3 Comments

Posted by on January 5, 2011 in atsiko, Authors, Blogging, How To, Ideas, Rants

 

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Who Are We Blogging For?

I just finished reading a fantastic post on how the Internet is affecting YA literature.  It was written by the wonderful Hannah Moskowitz over on her blog “Invincible Summer”—which I have only read about two posts on.  And that has clearly been my mistake. ;)

The gist of the post is that we writers, or at least those of us with a significant investment in the authosphere, have moved away from writing for readers, and fallen into the trap of writing for writers.  As someone whose first significant strides in writing came from the poet’s perspective, I can tell you that one of the greatest criticisms I have ever heard about the poetry community is that poetry is no longer written for everyone, but only for other poets, who have the knowledge, background, and exposure to appreciate the currently popular poems.

We do not want this happening to fiction.  We do not want to become a community of people writing only for each other, having lost track of the true purpose of our craft.  It’s all good and well to learn and discuss trends, and clichés, and how “proper” books should  be written.   But we can’t lose site of who we’re writing these books for.

I’m going to ask you now to follow the above link, so that I don’t have to repeat everything Hannah has already so elegantly articulated…

Okay, here goes.  I completely agree with Hannah that the YA writing community has moved in the direction she describes.  It has not completely lost itself, but it hasn’t stayed completely true to its mission either.  And the horrible, terrible, throw up a little in your mouth truth is…  The entire authosphere, the entire online writing community, is falling into this trap.  I see signs of it everywhere.  Writers blog for other writers, sink their valuable writing time into maintaining their status among online peers.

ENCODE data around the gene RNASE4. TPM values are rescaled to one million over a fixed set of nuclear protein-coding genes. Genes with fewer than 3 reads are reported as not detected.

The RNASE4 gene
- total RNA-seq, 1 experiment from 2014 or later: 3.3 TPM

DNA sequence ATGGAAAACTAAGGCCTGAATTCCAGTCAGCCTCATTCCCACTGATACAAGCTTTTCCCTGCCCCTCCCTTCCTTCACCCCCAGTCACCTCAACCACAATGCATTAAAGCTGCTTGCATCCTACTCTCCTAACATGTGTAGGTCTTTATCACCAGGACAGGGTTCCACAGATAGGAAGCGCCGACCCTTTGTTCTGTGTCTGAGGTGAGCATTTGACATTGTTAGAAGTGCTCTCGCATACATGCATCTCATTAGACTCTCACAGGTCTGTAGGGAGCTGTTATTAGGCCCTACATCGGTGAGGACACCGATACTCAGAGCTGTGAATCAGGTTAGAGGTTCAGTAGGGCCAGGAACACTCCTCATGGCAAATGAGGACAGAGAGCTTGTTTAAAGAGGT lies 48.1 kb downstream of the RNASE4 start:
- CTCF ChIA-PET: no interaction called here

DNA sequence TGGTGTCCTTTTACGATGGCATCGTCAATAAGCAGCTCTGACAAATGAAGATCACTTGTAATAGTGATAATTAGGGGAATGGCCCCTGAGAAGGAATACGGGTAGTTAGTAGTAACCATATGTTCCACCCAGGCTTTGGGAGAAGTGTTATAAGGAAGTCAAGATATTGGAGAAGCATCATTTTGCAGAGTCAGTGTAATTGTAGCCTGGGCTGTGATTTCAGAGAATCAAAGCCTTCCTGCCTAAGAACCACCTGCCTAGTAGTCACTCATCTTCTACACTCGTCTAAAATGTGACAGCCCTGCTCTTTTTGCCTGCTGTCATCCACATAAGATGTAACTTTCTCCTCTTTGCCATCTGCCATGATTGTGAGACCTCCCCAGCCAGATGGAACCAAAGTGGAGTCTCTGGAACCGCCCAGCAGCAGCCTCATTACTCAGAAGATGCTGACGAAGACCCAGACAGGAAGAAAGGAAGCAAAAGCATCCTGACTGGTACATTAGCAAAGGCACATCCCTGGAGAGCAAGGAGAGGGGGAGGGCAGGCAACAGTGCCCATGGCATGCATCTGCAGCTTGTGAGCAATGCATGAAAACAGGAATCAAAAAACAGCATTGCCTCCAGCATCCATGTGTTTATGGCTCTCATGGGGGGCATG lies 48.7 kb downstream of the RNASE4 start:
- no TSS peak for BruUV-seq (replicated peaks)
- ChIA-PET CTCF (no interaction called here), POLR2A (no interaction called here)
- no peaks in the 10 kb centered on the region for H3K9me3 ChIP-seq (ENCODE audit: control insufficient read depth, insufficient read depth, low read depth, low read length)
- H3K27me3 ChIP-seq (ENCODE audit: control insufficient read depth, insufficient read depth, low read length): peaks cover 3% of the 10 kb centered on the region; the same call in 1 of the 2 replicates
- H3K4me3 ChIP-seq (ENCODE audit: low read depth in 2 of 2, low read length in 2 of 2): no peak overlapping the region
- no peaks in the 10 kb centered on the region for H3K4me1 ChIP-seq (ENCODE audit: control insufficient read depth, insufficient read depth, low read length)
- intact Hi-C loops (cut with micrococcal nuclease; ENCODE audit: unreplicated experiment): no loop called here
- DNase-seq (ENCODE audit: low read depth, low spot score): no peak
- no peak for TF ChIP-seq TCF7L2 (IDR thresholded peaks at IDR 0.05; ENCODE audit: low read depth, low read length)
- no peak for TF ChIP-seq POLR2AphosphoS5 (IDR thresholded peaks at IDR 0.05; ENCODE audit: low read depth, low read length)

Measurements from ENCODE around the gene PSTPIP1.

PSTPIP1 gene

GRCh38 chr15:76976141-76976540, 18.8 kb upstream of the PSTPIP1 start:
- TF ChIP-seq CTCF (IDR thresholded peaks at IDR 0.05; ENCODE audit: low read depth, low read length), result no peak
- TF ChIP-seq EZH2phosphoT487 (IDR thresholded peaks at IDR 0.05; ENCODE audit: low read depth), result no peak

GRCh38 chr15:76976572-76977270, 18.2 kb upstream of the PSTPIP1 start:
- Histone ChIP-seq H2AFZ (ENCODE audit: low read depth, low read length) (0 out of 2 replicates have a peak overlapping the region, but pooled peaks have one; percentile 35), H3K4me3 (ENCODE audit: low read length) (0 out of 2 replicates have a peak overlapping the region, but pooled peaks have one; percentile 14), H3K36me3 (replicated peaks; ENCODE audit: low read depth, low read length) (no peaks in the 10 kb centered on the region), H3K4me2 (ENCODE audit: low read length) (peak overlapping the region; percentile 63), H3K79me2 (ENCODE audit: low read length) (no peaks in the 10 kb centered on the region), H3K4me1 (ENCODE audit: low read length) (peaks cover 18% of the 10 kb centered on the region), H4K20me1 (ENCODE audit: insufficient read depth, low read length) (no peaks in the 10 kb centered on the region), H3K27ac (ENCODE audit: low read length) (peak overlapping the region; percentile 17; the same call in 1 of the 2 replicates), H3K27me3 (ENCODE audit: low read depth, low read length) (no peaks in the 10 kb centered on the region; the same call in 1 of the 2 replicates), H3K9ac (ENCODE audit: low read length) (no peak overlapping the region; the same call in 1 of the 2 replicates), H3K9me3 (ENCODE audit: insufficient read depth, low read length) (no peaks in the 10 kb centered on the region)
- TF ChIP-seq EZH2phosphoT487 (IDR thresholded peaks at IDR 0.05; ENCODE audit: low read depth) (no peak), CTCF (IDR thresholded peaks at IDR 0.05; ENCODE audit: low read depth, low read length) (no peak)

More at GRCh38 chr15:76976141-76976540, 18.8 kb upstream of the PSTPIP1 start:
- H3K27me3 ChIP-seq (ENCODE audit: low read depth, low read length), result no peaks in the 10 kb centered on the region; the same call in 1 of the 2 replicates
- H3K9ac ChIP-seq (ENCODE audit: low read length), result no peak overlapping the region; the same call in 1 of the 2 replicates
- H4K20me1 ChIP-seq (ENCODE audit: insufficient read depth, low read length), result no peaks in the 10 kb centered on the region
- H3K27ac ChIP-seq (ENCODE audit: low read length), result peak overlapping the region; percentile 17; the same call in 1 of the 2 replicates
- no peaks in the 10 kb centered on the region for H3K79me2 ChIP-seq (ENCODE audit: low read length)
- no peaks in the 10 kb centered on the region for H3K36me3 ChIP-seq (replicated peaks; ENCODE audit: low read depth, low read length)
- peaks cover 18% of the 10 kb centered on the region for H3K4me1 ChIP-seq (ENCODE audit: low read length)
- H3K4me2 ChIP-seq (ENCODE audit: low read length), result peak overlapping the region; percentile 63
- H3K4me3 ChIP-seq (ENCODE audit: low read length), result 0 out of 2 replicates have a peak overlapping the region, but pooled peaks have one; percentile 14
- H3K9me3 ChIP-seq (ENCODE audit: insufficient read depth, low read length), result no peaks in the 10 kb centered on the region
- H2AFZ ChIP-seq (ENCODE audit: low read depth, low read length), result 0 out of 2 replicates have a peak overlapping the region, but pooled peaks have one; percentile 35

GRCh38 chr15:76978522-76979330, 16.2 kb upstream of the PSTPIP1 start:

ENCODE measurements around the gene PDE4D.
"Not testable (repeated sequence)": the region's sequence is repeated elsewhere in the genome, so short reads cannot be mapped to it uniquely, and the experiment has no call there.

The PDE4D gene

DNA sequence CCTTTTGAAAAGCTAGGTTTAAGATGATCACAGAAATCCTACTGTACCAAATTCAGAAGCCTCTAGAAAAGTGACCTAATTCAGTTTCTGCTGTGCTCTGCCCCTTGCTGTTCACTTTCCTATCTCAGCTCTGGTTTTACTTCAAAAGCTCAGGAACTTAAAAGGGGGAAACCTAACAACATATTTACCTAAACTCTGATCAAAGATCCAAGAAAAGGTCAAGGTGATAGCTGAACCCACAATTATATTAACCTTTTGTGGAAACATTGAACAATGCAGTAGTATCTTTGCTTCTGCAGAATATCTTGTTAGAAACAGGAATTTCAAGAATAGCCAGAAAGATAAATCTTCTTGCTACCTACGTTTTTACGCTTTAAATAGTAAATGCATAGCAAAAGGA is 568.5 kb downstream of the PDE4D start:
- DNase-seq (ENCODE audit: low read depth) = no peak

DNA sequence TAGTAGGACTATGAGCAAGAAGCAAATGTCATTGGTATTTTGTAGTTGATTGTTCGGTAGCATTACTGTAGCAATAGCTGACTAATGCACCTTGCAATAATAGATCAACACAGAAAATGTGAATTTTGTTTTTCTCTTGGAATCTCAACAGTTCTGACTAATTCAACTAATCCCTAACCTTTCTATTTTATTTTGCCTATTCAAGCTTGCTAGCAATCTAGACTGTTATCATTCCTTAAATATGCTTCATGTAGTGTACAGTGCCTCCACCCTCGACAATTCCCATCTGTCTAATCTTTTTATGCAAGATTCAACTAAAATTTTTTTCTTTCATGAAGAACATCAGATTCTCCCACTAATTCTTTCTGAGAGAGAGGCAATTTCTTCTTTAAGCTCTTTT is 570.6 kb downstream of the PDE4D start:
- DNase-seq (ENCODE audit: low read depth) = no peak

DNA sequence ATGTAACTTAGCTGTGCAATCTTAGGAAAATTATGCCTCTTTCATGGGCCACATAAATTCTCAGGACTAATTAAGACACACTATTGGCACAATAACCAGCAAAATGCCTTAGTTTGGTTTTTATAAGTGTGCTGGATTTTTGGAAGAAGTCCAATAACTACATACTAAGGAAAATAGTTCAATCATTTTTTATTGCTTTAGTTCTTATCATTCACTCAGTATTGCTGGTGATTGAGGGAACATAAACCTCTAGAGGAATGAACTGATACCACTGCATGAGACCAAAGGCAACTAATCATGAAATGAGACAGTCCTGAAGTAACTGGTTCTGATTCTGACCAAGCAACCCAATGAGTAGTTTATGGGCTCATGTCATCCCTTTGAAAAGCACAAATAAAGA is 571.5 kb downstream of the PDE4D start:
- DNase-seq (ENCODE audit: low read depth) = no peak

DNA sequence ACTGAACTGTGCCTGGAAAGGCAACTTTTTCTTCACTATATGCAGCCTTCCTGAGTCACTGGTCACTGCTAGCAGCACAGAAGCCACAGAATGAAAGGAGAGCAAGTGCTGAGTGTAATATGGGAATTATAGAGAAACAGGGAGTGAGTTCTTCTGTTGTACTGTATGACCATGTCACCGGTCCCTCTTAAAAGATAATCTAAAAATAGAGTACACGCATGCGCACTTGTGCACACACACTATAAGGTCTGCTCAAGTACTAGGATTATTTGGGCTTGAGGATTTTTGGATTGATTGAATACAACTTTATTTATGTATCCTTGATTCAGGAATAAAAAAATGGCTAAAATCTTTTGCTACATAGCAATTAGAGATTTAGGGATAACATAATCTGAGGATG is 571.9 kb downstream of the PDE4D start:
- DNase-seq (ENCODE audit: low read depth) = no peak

Part of this can be laid at the feet of the aspiring writers who have infiltrated and conquered the author community.  Everywhere, we are encouraged to start blogging, to build platforms, to make connections on Facebook and Twitter, and other blogs.  But we haven’t published anything.  What can we say to readers, who haven’t read us because we’ve given them nothing to read?

And so we build a community amongst ourselves, aimed towards our goals.  We share info, support each other, and work to build up everyone’s careers.  And it’s wonderful!  But it doesn’t really have much to do with our initial reason for joining this community:  to create things for other to enjoy.  Others who do not write, do not know the difference between submitting to an agent or submitting to a publisher, may not be fast friends with every aspiring and published writer on the web.  They do not go to every writing con they can afford, or buy six copies of a book because they want to support their best friend who wrote it.  When we take advice, and suggestions, and encouragement from those just like us, we can easily forget who we’re trying to please. 

Readers matter.  Readers have a voice.  Readers may even use that voice.  In fact, there are innumerable readers taking part in the authosphere as a whole.  But many have neither access to nor interest in the authorial, writerly community with it’s focus on mechanics and mutual support.  They want to hear about new books, win ARCs, make recommendations, and read reviews.  To those of us who are unpublished, these are not relevant to our main goal.  And so we listen more to each other, and less to the readers.  And that’s a dangerous road to take.

 
2 Comments

Posted by on September 30, 2010 in atsiko, Authors, Blogging, Books, Fans, Writing, YA Fiction